Staying Focused – Challenges, Benefits, and How To

How to Stay Focused in School Leadership and Improvement - Mafost Blog with Expert Co Authors

If you’ve sat behind the principal’s desk for more than 6 hours, you know it’s difficult, and in some cases impossible, to stay focused on any single task. Magnify that challenge across days, weeks, and semesters, and you have the daunting challenge of staying focused as a school principal or educational leader.

Why is it so hard to stay focused? What are the pitfalls and sidetracks for meeting goals or following through?  How can we make it easier to say no to distractions? What supports can we use to stay focused?

In this post, you’ll discover an array of techniques to help you stay focused on school improvement, including:

  • Three Costs of Not Staying Focused in Education
  • Tips to Help with the Daily Grind and Strategic Plans
  • Three Ways to Gain Master Focus (including the 100 Boxes Method)

But first, special credit and thanks to the co-authors:


Distractions in Educational Leadership

There are many reasons it’s easy to lose focus. Before we jump into tips, techniques, and strategies for maintaining focus, let’s look at three areas of distractions:

  1. Acting on Improvement Plans
  2. School Leadership Teams
  3. Teacher Teams

Distractions from Acting on Improvement Plans

There are so many factors that keep us from staying focused in educational leadership. Often it shows up in the follow-through. This can unintentionally weaken your impact on learning.

A lack of focus in school leadership can be perceived in many ways.

Follow-through might not be caused by a lack of commitment. It’s often perceived that way in a school setting. But the reality is, it might be a result of distractions. So let’s talk about two common areas of distraction:

  1. Distractions in School Leadership Teams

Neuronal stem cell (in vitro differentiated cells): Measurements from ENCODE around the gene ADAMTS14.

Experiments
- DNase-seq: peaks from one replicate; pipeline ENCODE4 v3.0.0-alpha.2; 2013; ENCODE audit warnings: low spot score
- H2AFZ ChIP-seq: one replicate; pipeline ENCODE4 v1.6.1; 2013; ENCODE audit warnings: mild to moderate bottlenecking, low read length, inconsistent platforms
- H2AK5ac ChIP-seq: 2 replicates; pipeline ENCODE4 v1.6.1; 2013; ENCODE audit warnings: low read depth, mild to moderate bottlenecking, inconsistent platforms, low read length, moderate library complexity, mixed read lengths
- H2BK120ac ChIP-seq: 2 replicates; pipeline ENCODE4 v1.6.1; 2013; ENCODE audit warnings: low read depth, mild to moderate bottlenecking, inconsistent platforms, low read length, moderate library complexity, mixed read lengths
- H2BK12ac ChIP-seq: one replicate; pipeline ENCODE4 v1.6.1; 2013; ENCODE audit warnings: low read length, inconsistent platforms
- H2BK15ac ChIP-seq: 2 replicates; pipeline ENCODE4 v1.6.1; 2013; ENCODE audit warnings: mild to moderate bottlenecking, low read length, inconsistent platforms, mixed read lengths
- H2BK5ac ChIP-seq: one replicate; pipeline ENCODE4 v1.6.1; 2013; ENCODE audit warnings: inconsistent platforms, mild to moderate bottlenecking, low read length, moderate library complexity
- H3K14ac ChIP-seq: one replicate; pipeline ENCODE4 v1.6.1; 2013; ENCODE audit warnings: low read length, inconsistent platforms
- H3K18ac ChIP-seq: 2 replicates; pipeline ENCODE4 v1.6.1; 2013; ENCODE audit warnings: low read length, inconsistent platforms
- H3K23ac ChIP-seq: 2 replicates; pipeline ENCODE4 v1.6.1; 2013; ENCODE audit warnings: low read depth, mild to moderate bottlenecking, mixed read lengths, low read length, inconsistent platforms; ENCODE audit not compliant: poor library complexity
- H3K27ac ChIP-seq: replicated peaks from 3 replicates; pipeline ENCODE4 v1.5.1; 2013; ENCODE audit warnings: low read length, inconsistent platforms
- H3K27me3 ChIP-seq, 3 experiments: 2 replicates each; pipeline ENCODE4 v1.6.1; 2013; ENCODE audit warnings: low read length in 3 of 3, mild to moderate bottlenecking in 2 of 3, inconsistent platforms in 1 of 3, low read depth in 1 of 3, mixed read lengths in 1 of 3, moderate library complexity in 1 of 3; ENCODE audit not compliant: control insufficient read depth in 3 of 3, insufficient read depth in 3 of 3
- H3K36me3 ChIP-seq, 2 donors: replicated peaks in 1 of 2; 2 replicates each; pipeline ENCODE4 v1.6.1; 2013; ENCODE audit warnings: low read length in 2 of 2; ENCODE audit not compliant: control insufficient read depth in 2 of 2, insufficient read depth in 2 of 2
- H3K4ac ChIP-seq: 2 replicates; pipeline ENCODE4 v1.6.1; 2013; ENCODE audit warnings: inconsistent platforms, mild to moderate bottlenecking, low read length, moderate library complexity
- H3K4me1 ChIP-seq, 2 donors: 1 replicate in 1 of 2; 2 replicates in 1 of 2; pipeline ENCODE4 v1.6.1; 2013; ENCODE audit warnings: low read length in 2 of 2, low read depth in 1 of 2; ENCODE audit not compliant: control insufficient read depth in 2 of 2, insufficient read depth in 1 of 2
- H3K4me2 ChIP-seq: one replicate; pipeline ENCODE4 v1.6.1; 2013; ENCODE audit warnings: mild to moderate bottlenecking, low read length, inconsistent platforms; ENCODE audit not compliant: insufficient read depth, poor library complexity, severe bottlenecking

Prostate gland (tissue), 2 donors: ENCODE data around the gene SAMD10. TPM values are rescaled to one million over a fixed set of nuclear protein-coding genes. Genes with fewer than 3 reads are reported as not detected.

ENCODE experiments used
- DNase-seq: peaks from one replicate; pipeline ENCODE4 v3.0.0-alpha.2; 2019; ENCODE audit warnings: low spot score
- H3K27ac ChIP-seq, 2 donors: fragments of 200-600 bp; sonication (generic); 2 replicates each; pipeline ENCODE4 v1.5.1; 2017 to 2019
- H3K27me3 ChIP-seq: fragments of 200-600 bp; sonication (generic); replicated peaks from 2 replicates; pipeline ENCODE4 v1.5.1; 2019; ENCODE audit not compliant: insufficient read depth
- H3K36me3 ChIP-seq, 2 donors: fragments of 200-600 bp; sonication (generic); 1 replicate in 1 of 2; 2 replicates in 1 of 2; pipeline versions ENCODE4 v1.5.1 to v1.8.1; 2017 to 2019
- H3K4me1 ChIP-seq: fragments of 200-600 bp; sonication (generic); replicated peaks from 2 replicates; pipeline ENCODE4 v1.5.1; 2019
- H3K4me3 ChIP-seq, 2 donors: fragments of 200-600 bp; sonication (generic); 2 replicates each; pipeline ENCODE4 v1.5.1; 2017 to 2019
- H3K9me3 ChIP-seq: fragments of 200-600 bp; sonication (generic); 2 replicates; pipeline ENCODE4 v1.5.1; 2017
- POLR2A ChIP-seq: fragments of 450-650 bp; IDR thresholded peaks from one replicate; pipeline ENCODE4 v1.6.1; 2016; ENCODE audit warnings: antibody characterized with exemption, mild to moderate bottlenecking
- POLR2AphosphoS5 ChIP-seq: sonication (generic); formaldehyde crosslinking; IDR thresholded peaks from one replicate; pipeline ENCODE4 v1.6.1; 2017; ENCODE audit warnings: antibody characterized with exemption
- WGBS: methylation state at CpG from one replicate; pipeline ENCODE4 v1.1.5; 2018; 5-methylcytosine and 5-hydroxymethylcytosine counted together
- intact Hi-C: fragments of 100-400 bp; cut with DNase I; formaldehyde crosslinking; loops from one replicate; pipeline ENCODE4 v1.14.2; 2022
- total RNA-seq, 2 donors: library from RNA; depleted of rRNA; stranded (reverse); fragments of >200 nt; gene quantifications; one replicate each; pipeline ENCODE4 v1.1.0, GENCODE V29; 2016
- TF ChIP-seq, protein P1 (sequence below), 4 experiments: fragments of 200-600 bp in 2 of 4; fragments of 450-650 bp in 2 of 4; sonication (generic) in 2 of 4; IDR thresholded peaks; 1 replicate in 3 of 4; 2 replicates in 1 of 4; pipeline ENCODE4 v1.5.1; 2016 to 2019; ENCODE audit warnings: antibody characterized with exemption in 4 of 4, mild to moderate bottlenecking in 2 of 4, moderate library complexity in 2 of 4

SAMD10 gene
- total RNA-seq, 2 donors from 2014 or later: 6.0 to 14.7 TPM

2. Distractions in Teacher Teams
Why Summer Break is a Great Time to Focus Your Improvement Plans

Distractions in a School Leadership Team

It’s simple for a leadership team to be distracted from focusing on their plan. Here some causes:

  • Agendas from different stakeholders that don’t align with the district/building plan.
  • New, but not necessarily better, ideas that create divergence.
  • Lack of data that highlight the small early successes.
  • Pressuring from local politics.

Distractions on Teaching Teams

Teachers often cite time as a variable that limits their success. Sometimes it’s the distractions that take time away. Distractions such as:

  • The focus on “covering content” on a schedule can be a distraction to learning.
  • Even when teams know from data that some students are not mastering content, they’re driven by the perceived need to be “finished” with standards by state testing dates.
  • School priorities that don’t match classroom priorities.
  • Policies that hinder innovation.

I’m sure you could add a dozen more items to these lists. Ultimately, where is the locus of control?

There’s a hard truth here.

It can be tempting to blame third parties and things we cannot control so that we may excuse ourselves from substantial work that needs to happen before moving forward is possible.


It can be tempting to blame third parties and things we cannot control so that we may excuse ourselves from substantial work that needs to happen before moving forward is possible.


Tips for Staying Focused

Whether it’s a school improvement plan, your daily leadership tasks, or your own professional growth, here are a few power tips for staying focused.

Staying focused on a school strategic plan:

  • Avoid planning bloat. Keep your plans short with a limited number of priorities.
  • Visible goals on walls, dry erase boards and all agendas.
  • Use stand up power meetings and “what’s your job” talk (more on this below).
  • Designed goals to be accomplished in the short-term that lead to the BHAGS.

Staying focused in the daily grind:

  • Choose your moments. What moments will you engage in today? (Power of Moments, Book on Amazon*)
  • Accountability partners are key!
  • Plan time for the unknown. Literally, mark the space in your daily calendar.
  • It’s okay to have a “do not disturb” period each day or week.
  • Put your phone away (in another room, with your secretary, out of your hand, etc.) during meetings, hallway conversations, and office work time.

Tips for staying focused on professional growth:

  • Start with a personal mission, vision, and goals (see more below).
  • Set aside daily time in your schedule for reading/reflecting. Make sure it’s written in the calendar, or it won’t happen!
  • Remember mindset.
  • Create growth habits – little time slots for daily growth.
How Does Over-Planning Block Action and Results?

The Distraction of Shiny New Words

Most enjoy learning new flashy terms, but even the most articulate among us get lost, intimidated, worried or confused when leaders start using foreign terminology.

Here’s an example.